Jörg Rhiemeier's Conlang Page
The major languages of western Europe are often referred to as "Standard Average European" (abbreviated SAE; a term coined by B. L. Whorf) - but what is the linguistic meaning of this term? A typological survey of European and non-European languages (I haven't done my own, but relied on work that others - people more qualified than me - have already done, chiefly the World Atlas of Language Structures) reveals some features that European languages tend to have in common. Many of these are common in the world's languages, while others are rare. Some of these traits are found in all of Europe (often excluding the Caucasus and sometimes also the Celtic languages, however), while others (labeled "[W]" in the list below) are more or less restricted to western Europe.
The German linguist Martin Haspelmath has defined an SAE linguistic area by the following features (Haspelmath 2001):
All these features are typical of many European languages but uncommon outside Europe. Further typical features (according to Haspelmath 2001) are:
Further common features (from my own research based on the The World Atlas of Language Structures and other sources) of most SAE languages are the following:
The languages considered SAE by Haspelmath are:
The Balkan sprachbund is thus included. Not all the languages listed above show all the listed features; the western European languages show more SAE features than the eastern and northern ones, with German, Dutch, French, Occitan and the northern dialects of Italian at the core of the sprachbund. All SAE languages except Hungarian are Indo-European languages, but not all Indo-European languages are SAE languages: the Celtic, Armenian and Indo-Iranian languages remain outside the SAE sprachbund, as do the non-Indo-European languages of Europe except Hungarian.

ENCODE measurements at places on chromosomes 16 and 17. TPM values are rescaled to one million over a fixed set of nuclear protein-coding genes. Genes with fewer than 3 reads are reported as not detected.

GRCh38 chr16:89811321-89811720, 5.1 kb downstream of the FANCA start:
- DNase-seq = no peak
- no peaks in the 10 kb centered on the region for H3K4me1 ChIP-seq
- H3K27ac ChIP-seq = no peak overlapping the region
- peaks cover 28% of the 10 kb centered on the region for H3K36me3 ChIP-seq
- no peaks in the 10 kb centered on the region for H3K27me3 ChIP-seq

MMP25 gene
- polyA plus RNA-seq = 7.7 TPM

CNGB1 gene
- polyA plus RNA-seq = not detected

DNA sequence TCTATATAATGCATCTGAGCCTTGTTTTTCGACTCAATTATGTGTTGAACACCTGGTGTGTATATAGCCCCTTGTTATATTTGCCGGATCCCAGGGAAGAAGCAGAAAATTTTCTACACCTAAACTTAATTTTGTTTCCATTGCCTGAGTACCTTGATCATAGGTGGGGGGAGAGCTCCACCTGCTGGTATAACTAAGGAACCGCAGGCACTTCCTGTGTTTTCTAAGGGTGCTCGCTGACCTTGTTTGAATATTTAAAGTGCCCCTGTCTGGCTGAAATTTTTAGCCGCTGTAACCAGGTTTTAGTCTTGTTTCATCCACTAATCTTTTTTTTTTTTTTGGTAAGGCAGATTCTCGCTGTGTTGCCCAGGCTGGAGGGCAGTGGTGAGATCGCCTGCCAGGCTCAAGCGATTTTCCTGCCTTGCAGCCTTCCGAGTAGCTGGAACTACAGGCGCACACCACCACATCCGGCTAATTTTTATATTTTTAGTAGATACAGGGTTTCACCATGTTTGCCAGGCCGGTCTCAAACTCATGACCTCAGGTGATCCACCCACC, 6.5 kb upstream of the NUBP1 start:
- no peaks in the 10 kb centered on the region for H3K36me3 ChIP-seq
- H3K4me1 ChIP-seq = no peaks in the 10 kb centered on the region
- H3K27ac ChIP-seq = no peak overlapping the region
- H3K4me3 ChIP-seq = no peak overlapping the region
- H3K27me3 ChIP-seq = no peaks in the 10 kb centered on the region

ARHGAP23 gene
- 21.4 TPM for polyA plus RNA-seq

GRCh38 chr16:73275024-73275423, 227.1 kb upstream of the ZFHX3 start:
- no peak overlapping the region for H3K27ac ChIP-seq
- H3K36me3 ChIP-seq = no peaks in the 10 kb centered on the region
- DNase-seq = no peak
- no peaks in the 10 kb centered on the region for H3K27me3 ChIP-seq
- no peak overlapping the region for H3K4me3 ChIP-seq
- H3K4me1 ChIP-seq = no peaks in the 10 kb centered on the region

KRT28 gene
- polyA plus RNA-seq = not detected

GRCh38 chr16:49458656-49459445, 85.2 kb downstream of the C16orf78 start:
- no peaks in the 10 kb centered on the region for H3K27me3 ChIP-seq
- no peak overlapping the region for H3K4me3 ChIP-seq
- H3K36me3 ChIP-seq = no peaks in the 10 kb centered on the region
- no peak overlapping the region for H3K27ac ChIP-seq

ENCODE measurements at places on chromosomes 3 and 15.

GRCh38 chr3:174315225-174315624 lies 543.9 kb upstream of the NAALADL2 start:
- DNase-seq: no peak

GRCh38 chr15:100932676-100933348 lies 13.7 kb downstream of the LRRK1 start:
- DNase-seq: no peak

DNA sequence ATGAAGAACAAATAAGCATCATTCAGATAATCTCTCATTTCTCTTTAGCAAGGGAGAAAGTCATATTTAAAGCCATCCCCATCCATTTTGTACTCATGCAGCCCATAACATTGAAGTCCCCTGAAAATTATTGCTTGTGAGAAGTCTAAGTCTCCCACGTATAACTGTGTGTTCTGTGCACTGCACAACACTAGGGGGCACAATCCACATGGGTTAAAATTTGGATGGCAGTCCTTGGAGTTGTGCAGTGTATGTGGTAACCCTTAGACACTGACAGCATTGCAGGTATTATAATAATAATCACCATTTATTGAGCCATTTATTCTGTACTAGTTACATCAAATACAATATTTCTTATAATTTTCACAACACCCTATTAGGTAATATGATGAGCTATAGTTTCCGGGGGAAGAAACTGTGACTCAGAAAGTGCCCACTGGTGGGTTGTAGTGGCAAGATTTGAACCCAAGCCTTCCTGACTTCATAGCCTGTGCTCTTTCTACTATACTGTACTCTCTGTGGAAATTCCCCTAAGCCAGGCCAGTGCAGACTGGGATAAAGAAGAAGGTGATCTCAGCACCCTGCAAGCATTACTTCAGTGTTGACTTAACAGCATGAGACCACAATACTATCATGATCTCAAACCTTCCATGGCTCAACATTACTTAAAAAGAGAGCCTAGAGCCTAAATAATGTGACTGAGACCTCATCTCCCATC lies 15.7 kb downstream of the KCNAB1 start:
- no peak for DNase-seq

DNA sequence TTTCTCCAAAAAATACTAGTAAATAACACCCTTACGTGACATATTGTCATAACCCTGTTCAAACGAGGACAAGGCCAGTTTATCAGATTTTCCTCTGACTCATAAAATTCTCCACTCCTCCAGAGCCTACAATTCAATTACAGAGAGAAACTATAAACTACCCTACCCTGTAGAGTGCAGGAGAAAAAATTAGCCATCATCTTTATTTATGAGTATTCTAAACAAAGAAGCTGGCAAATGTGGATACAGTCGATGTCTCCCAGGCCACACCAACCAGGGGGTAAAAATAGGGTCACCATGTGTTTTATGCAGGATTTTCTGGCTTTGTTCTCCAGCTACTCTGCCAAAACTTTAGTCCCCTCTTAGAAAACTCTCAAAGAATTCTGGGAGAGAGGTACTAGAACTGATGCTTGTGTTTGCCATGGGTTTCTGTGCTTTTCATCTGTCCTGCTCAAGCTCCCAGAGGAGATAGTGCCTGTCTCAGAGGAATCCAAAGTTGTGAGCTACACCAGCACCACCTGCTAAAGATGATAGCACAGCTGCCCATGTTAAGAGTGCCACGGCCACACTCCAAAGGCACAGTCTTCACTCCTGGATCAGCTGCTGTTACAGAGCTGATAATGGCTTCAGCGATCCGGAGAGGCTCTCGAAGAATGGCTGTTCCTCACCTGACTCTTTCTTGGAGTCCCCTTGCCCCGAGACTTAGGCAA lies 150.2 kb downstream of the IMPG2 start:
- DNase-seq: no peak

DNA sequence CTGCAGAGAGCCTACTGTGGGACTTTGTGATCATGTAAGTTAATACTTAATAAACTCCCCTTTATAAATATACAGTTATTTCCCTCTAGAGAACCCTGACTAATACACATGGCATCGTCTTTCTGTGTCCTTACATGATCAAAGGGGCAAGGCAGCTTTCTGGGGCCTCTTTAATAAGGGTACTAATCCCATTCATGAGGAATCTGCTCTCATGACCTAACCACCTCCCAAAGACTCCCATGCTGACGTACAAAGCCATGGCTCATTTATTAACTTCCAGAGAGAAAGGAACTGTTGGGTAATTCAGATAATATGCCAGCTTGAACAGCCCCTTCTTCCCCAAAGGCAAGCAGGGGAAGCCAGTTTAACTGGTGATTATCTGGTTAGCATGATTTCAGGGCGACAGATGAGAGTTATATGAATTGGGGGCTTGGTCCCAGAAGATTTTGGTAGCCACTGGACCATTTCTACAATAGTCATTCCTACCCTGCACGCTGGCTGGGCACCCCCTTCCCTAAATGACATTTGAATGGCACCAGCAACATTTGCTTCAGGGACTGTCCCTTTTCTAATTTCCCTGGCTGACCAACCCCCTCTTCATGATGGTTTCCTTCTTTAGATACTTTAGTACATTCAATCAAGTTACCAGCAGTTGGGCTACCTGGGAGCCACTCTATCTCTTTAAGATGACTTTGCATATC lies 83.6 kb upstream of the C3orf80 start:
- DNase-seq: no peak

Several theories have been proposed why the languages of Europe share the typological features listed above:
It is sometimes assumed that the SAE features are simply because most languages of Europe are Indo-European, and that they have inherited them from Proto-Indo-European. However, Proto-Indo-European lacked several of the SAE features, and some SAE features are also found in non-Indo-European languages.
The assumption that the SAE languages were grammatically influenced by medieval Latin is unlikely because (1) it overrates the influence of Latin on the European vernaculars and (2) Latin does not show all the SAE features.
This cannot be ruled out with certainty, as we know virtually nothing about the languages of prehistoric Europe. However, most of the SAE features seem to have arisen in the 1st millennium AD or later, making the influence of a non-Indo-European substratum rather unlikely.
This is the likeliest explanation. Many of the SAE features developed during the Völkerwanderung, when many peoples migrated in Europe and intense language contact occured; some have spread in later times. Actually, this is an ongoing process; as Heine and Kuteva (2006) have observed, some eastern European languages that are usually described as lacking certain SAE features such as articles, are currently in the process of acquiring them.
Haspelmath, Martin. 2001. The European linguistic area: Standard Average European. Handbuch der Sprach- und Kommunikationswissenschaft vol. 20.2, pp. 1492-1510.
Haspelmath, Martin, Dryer, Matthew S., Gil, David, and Comrie, Bernard. 2005. The World Atlas of Language Structures. Oxford University Press. (Also accessible online.)
Heine, Bernd and Kuteva, Tania. 2006. The Changing Languages of Europe. Oxford University Press.
WIkipedia: Standard Average European.
© 2008-2009 Jörg
Last update: 2009-05-10